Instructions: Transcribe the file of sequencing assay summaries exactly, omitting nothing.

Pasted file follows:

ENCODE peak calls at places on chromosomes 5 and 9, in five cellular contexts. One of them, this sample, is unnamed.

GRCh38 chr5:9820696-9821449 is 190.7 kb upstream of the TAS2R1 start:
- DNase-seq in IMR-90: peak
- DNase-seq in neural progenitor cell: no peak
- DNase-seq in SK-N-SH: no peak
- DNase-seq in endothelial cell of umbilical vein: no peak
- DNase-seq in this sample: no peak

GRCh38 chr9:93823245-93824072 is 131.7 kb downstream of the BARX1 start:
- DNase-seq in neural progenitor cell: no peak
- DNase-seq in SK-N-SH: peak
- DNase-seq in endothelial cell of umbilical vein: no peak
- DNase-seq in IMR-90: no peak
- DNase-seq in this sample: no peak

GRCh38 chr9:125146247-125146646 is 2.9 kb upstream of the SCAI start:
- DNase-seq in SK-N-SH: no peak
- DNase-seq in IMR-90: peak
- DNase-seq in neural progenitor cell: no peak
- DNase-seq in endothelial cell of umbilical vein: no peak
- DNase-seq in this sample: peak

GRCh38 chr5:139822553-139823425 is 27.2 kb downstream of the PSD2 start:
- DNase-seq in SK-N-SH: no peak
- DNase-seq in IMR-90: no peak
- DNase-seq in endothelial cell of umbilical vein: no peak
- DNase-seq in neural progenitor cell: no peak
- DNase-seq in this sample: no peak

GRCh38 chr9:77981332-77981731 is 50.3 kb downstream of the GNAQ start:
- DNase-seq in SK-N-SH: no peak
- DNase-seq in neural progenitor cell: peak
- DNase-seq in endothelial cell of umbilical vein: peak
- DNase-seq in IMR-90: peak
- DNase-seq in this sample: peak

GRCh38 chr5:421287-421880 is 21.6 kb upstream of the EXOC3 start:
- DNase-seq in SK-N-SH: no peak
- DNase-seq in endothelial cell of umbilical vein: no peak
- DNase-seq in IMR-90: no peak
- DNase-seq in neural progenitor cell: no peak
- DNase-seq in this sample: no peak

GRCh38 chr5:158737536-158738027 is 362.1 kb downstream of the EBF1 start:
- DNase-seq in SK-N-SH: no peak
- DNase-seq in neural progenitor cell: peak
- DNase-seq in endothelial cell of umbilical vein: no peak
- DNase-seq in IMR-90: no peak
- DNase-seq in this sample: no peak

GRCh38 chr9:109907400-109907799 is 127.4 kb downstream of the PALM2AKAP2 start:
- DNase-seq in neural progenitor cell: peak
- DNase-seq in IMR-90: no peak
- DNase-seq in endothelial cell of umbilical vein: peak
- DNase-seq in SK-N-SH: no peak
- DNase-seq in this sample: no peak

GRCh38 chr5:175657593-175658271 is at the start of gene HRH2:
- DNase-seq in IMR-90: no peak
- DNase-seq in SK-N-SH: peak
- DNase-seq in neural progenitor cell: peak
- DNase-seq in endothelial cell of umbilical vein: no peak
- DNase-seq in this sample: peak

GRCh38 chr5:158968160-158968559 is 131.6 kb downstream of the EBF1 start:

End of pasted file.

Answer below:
ENCODE peak calls at places on chromosomes 5 and 9, in five cellular contexts. One of them, this sample, is unnamed.

GRCh38 chr5:9820696-9821449 is 190.7 kb upstream of the TAS2R1 start:
- DNase-seq in IMR-90: peak
- DNase-seq in neural progenitor cell: no peak
- DNase-seq in SK-N-SH: no peak
- DNase-seq in endothelial cell of umbilical vein: no peak
- DNase-seq in this sample: no peak

GRCh38 chr9:93823245-93824072 is 131.7 kb downstream of the BARX1 start:
- DNase-seq in neural progenitor cell: no peak
- DNase-seq in SK-N-SH: peak
- DNase-seq in endothelial cell of umbilical vein: no peak
- DNase-seq in IMR-90: no peak
- DNase-seq in this sample: no peak

GRCh38 chr9:125146247-125146646 is 2.9 kb upstream of the SCAI start:
- DNase-seq in SK-N-SH: no peak
- DNase-seq in IMR-90: peak
- DNase-seq in neural progenitor cell: no peak
- DNase-seq in endothelial cell of umbilical vein: no peak
- DNase-seq in this sample: peak

GRCh38 chr5:139822553-139823425 is 27.2 kb downstream of the PSD2 start:
- DNase-seq in SK-N-SH: no peak
- DNase-seq in IMR-90: no peak
- DNase-seq in endothelial cell of umbilical vein: no peak
- DNase-seq in neural progenitor cell: no peak
- DNase-seq in this sample: no peak

GRCh38 chr9:77981332-77981731 is 50.3 kb downstream of the GNAQ start:
- DNase-seq in SK-N-SH: no peak
- DNase-seq in neural progenitor cell: peak
- DNase-seq in endothelial cell of umbilical vein: peak
- DNase-seq in IMR-90: peak
- DNase-seq in this sample: peak

GRCh38 chr5:421287-421880 is 21.6 kb upstream of the EXOC3 start:
- DNase-seq in SK-N-SH: no peak
- DNase-seq in endothelial cell of umbilical vein: no peak
- DNase-seq in IMR-90: no peak
- DNase-seq in neural progenitor cell: no peak
- DNase-seq in this sample: no peak

GRCh38 chr5:158737536-158738027 is 362.1 kb downstream of the EBF1 start:
- DNase-seq in SK-N-SH: no peak
- DNase-seq in neural progenitor cell: peak
- DNase-seq in endothelial cell of umbilical vein: no peak
- DNase-seq in IMR-90: no peak
- DNase-seq in this sample: no peak

GRCh38 chr9:109907400-109907799 is 127.4 kb downstream of the PALM2AKAP2 start:
- DNase-seq in neural progenitor cell: peak
- DNase-seq in IMR-90: no peak
- DNase-seq in endothelial cell of umbilical vein: peak
- DNase-seq in SK-N-SH: no peak
- DNase-seq in this sample: no peak

GRCh38 chr5:175657593-175658271 is at the start of gene HRH2:
- DNase-seq in IMR-90: no peak
- DNase-seq in SK-N-SH: peak
- DNase-seq in neural progenitor cell: peak
- DNase-seq in endothelial cell of umbilical vein: no peak
- DNase-seq in this sample: peak

GRCh38 chr5:158968160-158968559 is 131.6 kb downstream of the EBF1 start: